The crew of the Ketty Jay are down on their luck. A year after the events at Retribution Falls, Darian Frey is reduced to robbing an orphanage to keep his craft in the air. And when he can't even pull that off, it's clear that the crew need a lucky break. Enter Captain Grist of the Storm Dog and an offer that is too good to refuse: a mission to a hostile island to retrieve valuable artifacts from a civilisation dating back to before the dawn of time. The money is good, the opportunity for fame and glory huge. What can go wrong?
Obviously, the answer is a lot. The Black Lung Captain is the second volume in the Tales of the Ketty Jay series, following on from last year's excellent, Arthur C. Clarke Award-nominated Retribution Falls. Readers of that book will feel immediately at home here, as Wooding continues his Firefly-meets-steampunk story of a clapped out aircraft and its crew struggling to make ends meet in a hostile world of shady deals and, at the fringes of civilisation, hostile savages.
The Tales of the Ketty Jay series promises to be somewhat episodic, with this book seeing the crew of the Ketty Jay embarking on another adventure. However, character arcs and storylines are continued from the first book. Pleasingly, these aren't separated from the plot and in some cases are vital for the resolution of the story. Those who were left wondering about Jez's unusual heritage and abilities from the first book and the dark secrets of the tormented daemonologist Crake will find these stories continuing to unfold in this novel. In fact, there's enough references to the previous novel and the backstories of the main characters that it would be difficult to recommend readers to start with this novel. There is a particularly satisfying evolution of the character of Trinica Dracken and the recurring supporting characters of the Century Knights (who are interesting and strong enough characters to possibly warrant their own spin-off novel or series at some point in the future).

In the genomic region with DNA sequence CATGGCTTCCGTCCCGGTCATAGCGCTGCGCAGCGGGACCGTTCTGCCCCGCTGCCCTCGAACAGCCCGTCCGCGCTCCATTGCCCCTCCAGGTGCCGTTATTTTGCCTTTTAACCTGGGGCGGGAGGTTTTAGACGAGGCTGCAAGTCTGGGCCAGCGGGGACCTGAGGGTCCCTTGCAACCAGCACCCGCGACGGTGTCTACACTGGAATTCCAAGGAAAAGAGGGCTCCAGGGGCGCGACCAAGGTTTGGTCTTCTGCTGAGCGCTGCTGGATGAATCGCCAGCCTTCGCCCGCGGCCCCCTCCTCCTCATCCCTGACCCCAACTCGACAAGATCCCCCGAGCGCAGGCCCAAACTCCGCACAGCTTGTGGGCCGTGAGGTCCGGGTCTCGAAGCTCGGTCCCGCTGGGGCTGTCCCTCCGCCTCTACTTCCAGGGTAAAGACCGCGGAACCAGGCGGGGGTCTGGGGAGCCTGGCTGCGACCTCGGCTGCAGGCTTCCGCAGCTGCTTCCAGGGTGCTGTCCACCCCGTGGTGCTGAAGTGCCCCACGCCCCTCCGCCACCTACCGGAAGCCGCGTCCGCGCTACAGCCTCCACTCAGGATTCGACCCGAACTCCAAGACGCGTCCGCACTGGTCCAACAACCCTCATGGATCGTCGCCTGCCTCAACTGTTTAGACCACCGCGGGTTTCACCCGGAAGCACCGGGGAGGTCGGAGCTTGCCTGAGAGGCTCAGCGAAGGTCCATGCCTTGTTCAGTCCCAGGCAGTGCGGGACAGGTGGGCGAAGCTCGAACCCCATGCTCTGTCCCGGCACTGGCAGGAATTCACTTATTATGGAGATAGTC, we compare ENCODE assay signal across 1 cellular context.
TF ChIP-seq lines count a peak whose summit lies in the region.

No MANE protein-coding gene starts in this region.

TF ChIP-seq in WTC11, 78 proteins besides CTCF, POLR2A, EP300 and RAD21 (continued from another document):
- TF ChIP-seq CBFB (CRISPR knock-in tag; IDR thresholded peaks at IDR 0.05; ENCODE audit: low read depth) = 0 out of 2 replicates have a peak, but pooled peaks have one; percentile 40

On the minus side, The Black Lung Captain does not feel as immediately fresh and vibrant as the first novel. The callbacks to the first novel are part of this, but more notable is the fact that, just as with Retribution Falls and indeed Firefly and many of the pulp books and adventures which inspired this series, there's a slight sense of predictability to events. The number of times our heroes are double-crossed, held at gunpoint, swap sides and so on is quite high, to the point where, by simply assuming that the worst possible thing will happen at every story turn, you can almost predict what will happen next, at least until the major twists in the plot start happening towards the end of the novel.
These are minor issues, however. The Black Lung Captain, like its forebear, is page-turning entertainment from start to finish, packed with aerial battles, chases, intrigue and hints of much bigger stories to come.
The Black Lung Captain (****½) will be published in the UK on 29 July. A US edition is in the works for next year, but the UK edition will be available on import much sooner.